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Jason Pitsch

REVIEW: Introducing the Tissot Powermatic 80, With New Movement

Jason Pitsch

February 4, 2013

Tissot has just announced an all new model, with an all new movement, the Powermatic 80. It will not be officially launched until Baselworld 2013, but we received a test model ahead of time for a hands-on preview. The Powermatic 80 is equipped with ETA’s newest movement, caliber C07.111, which is an evolution of the ETA 2824. At 80-hours, the power reserve is approximately twice as long as the 2824.

To achieve such an impressive power reserve, ETA engineers made of a number of improvements. They were able to save energy by reducing the operating frequency from 4 to 3Hz (28,800 vph to 21,600 vph). Additionally, the use of a high-performance synthetic material (likely silicon) for the escapement also allows friction to be reduced, thus wasting less power. Furthermore, a reduction of the diameter of the barrel arbors core made it possible to lengthen the mainspring, thereby allowing for an increased power reserve.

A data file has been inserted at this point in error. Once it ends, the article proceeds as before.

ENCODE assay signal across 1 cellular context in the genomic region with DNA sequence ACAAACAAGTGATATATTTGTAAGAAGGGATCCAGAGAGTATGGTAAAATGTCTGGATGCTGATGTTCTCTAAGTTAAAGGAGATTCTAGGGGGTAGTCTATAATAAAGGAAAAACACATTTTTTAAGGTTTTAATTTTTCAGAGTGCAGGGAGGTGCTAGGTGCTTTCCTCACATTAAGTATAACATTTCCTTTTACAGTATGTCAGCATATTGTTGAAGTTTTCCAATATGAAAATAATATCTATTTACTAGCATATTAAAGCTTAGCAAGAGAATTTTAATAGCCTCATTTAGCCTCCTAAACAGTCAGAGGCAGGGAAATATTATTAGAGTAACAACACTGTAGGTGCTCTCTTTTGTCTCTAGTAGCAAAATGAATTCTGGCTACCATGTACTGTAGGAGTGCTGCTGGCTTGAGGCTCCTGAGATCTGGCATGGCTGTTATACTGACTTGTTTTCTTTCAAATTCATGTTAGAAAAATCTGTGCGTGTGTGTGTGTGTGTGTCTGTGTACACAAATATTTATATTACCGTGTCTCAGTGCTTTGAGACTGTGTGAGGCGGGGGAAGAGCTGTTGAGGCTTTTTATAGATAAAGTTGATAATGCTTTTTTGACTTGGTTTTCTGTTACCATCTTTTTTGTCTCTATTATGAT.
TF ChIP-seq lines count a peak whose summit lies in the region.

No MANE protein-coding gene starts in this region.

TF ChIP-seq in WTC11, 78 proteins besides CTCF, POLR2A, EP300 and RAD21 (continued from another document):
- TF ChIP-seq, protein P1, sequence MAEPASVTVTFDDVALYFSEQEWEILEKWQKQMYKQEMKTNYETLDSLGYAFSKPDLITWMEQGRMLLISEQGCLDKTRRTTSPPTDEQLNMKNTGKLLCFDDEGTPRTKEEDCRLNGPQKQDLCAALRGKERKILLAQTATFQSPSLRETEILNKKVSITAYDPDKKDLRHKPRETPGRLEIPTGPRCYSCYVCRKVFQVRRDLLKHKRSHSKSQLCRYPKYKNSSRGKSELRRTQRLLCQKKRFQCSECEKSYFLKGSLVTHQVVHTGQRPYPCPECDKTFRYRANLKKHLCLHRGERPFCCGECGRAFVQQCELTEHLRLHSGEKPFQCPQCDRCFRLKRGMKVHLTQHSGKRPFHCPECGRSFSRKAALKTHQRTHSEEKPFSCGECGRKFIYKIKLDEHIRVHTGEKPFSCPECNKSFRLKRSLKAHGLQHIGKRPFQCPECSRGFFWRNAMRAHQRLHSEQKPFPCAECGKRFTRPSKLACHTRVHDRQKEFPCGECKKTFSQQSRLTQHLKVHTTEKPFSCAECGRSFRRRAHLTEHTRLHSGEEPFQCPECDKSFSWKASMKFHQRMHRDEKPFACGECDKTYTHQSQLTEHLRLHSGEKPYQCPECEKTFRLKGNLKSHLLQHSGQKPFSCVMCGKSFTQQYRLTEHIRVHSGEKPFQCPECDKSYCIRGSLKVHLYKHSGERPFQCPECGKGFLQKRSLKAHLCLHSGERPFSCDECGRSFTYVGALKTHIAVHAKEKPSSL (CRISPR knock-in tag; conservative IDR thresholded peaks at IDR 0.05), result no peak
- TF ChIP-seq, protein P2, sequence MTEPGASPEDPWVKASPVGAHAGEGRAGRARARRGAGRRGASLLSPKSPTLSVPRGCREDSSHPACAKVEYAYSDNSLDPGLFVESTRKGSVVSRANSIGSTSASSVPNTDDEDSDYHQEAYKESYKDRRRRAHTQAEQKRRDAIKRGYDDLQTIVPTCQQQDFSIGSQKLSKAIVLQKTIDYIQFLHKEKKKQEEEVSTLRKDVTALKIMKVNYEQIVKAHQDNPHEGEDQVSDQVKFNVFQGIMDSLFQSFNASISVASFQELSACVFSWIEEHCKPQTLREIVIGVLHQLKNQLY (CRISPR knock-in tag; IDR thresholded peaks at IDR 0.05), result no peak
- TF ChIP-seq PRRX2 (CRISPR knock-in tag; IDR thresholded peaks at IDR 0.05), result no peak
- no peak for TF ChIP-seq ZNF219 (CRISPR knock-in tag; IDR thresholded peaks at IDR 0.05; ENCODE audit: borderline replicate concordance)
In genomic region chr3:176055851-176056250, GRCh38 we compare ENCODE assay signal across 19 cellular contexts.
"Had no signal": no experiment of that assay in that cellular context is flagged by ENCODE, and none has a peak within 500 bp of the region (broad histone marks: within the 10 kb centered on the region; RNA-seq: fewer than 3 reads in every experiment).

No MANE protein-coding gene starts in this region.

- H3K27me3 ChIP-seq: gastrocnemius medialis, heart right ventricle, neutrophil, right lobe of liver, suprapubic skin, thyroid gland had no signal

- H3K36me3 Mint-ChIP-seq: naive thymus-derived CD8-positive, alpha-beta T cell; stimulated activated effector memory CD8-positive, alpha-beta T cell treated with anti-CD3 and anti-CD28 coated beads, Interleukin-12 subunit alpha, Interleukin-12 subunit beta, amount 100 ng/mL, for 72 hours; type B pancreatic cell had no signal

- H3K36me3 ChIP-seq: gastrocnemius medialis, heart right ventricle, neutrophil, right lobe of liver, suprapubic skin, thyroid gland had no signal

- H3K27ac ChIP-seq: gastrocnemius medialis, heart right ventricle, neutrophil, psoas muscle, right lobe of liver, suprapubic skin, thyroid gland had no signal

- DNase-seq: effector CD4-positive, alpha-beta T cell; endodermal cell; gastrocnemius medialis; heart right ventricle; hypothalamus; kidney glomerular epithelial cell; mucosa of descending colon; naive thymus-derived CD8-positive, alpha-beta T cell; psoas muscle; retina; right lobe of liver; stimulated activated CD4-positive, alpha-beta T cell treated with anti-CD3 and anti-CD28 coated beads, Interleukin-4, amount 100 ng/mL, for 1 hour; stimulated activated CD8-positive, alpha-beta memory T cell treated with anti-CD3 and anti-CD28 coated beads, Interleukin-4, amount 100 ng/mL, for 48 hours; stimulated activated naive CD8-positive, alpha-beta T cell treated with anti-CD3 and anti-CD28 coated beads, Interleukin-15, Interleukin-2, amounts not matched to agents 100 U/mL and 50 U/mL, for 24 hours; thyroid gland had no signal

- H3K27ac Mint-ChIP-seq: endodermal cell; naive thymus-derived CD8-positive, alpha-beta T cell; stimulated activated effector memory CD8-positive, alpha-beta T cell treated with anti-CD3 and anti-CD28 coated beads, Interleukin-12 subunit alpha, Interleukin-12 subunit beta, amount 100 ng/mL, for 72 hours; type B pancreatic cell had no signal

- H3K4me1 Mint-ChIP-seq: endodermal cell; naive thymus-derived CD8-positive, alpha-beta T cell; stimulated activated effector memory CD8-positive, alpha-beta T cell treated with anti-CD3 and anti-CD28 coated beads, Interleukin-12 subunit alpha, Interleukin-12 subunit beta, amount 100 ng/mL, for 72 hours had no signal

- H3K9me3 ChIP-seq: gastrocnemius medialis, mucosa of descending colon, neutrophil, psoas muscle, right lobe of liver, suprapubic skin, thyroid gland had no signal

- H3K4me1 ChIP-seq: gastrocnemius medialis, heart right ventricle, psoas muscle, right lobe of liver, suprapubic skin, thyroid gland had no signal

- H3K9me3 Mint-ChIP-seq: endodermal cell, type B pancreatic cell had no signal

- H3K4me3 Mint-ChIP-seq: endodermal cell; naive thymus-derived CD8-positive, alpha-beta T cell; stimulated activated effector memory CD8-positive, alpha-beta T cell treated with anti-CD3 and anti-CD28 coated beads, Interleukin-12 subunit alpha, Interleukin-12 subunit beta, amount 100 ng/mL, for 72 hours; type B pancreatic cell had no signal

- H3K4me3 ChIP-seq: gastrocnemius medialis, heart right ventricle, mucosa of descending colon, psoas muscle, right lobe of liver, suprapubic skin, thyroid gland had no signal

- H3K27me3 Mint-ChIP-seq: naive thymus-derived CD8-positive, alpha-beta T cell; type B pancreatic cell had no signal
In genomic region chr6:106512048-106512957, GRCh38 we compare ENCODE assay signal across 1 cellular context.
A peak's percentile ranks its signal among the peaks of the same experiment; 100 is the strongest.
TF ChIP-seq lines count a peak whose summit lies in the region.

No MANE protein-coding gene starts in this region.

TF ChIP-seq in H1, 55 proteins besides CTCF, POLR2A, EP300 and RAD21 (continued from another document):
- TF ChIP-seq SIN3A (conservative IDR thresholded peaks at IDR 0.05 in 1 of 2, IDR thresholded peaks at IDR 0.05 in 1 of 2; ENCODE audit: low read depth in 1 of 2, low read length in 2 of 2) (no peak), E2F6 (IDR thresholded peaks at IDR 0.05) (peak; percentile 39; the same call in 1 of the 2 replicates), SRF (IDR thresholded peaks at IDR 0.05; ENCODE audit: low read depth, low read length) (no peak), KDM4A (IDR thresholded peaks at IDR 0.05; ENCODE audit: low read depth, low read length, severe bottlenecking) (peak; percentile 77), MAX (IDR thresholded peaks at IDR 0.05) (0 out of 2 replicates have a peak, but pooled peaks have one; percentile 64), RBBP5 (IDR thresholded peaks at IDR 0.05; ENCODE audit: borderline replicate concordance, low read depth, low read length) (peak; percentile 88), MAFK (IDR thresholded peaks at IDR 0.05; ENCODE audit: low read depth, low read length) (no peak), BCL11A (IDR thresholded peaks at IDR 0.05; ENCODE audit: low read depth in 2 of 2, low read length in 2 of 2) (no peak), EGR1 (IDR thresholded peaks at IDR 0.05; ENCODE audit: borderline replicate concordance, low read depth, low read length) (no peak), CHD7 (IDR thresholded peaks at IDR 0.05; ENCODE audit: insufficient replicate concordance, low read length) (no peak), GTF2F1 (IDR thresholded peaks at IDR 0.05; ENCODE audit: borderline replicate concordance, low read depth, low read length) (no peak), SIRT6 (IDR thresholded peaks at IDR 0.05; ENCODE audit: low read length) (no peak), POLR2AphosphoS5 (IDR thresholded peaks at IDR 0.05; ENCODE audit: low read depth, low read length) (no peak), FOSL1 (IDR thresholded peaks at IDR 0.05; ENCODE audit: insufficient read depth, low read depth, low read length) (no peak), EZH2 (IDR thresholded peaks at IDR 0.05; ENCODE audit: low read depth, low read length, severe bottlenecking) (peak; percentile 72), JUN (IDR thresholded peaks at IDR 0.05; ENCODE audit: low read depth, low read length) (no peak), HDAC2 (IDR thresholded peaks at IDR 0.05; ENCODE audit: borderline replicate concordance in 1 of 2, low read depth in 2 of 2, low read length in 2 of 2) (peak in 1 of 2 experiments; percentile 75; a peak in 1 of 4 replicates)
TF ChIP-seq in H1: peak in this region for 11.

The Powermatic 80 comes in a 41 mm by 9.75 mm thick stainless steel case. A sapphire crystal with anti-reflective treatment protects the dial. A see-through caseback allows a view into the Swiss made self-winding movement. The dial is silver on the version shown, with a frosted finish in the center and a finely finished inner chapter ring, reminiscent of a frosted dials seen on Breguet watches. The real Breguet dials are of course produced by hand, whereas the Tissot dials are all machine made, still, this a nice touch by Tissot in our opinion. The silver indexes are applied and slope slightly towards the center of the dial. Hours, minutes and seconds are displayed by silver central hands, with no lume. The date is indicated in an aperture at 3 o’clock. The case is polished, with an engraved checkered motif on the case flanks, a detail that seems like it could have been left out, in our opinion.

On the wrist, the Powermatic 80 is very comfortable, we really liked it on the brown leather strap. This is a great new addition to Tissot’s high-quality collection of affordable Swiss watches, and the 80-hour power reserve is a very convenient and practical feature that will be great to see on other models in the future as well.

Water-resistant to 50 meters. Leather strap with push-button butterfly clasp. Leather strap with push-button butterfly clasp or a metal bracelet with clasp. There a twenty different variations, including bi-color gold accented versions feature gold plated PVD coating. Some models are COSC certified. Retail is $850 (as shown) to $995.

$1,000 or less, REVIEWS, Tissot


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